is always included in surveys of the most romantic places in the
world. Maybe it’s the landscape: misty mountains, sunny vineyards,
and rivers glinting like diamonds under a perfect sky. Maybe it’s
the Old World charm: centuries-old churches that have witnessed
thousands of wedding vows and cobble-stone streets which seem to
wind back to a happier, more innocent era. Or maybe it’s the
famous Italian wine, the long tradition of music and poetry, or
the hundreds of castles that make you feel like you’ve stepped
into a fairytale.
This kind of atmosphere makes Italy an ideal venue
for a wedding. Though you will need to complete some additional
documents, the extra trouble and cost is small compared to the satisfaction
of having The Perfect Wedding. This is your day. Make it special.
As you would for any other wedding around the
world, you will need to present some documents before you can be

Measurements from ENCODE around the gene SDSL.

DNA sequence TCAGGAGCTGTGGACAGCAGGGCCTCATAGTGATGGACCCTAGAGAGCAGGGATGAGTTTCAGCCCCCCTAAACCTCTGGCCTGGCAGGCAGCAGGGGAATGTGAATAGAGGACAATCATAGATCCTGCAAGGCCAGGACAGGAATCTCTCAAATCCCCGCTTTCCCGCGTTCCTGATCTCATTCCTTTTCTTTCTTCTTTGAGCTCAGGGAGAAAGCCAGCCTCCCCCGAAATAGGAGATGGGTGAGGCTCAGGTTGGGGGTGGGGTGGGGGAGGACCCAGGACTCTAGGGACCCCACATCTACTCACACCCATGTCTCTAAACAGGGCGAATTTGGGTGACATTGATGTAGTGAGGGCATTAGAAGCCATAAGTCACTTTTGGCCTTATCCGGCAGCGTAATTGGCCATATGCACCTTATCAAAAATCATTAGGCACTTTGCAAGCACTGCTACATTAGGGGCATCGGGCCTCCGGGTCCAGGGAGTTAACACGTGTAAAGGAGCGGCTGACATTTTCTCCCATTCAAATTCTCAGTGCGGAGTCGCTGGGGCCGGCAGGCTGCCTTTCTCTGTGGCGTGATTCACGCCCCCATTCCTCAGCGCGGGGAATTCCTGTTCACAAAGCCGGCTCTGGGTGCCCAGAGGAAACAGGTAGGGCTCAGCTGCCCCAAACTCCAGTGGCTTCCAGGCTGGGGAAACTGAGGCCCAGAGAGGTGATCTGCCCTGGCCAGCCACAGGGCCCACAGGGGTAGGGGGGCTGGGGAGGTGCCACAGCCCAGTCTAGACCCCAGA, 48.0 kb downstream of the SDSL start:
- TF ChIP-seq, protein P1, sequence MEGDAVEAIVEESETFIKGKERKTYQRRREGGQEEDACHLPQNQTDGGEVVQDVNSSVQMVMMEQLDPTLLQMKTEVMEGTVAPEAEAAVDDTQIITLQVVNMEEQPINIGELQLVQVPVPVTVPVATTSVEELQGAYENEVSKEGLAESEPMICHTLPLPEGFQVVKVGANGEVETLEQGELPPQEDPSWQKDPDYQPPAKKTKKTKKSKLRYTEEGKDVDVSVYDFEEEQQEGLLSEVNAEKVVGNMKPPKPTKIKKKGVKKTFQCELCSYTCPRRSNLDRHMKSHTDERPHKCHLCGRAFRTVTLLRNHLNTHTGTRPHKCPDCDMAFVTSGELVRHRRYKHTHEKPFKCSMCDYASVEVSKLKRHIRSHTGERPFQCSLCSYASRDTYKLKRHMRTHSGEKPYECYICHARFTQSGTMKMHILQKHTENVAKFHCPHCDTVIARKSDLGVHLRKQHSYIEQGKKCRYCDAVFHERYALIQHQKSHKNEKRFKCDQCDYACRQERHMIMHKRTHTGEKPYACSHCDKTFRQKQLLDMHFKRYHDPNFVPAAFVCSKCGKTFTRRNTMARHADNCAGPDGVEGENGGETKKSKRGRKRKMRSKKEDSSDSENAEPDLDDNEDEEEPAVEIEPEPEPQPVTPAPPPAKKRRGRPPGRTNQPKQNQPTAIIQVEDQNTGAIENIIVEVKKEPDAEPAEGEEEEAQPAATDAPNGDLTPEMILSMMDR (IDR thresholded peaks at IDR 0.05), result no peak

legally married in Italy.
You will have to present a passport or a military
ID, and certified true copies of your birth certificate (no photocopies
allowed). If you were previously married, you need to bring a copy
of your divorce papers or (if widowed) your former partner’s
death certificate. All these documents must be translated into Italian.
Aside from getting your documents translated,
you’ll need to get additional documents from either the Italian
embassy in your country (ask for the Atto Notorio), or your country’s
embassy in Italy (ask for the Nulla Osta).
Each country has its own set of additional requirements as well.
For example, there are differences in the number of required witnesses
who can attest to the bride and groom’s present marital status.
Others will require Certificate of No Impediment to Marriage. Those
whose divorce was finalized less than 300 days will also need a
waiver and medical certificate (stating that the woman is not pregnant)
from anyone before the planned marriage. Check your embassy for
There are also additional requirements for Catholic
weddings. You will need to present original baptismal certificates,
original first communion certificates, original confirmation certificates,
a nulla osta from your country’s arch diocese, and proof,
written on a church letterhead, of having completed the pre
cana (or marriage seminars). You will also need to have marriage
banns, or announcements during Sunday mass. While this normally
takes two weeks, non-residents have no waiting period.